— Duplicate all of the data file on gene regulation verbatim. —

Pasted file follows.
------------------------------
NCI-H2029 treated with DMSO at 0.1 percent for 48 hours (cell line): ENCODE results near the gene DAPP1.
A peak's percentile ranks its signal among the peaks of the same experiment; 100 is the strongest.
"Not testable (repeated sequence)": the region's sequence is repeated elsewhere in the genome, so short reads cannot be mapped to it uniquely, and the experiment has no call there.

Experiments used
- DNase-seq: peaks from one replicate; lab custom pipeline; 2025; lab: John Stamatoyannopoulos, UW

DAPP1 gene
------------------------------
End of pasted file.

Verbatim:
NCI-H2029 treated with DMSO at 0.1 percent for 48 hours (cell line): ENCODE results near the gene DAPP1.
A peak's percentile ranks its signal among the peaks of the same experiment; 100 is the strongest.
"Not testable (repeated sequence)": the region's sequence is repeated elsewhere in the genome, so short reads cannot be mapped to it uniquely, and the experiment has no call there.

Experiments used
- DNase-seq: peaks from one replicate; lab custom pipeline; 2025; lab: John Stamatoyannopoulos, UW

DAPP1 gene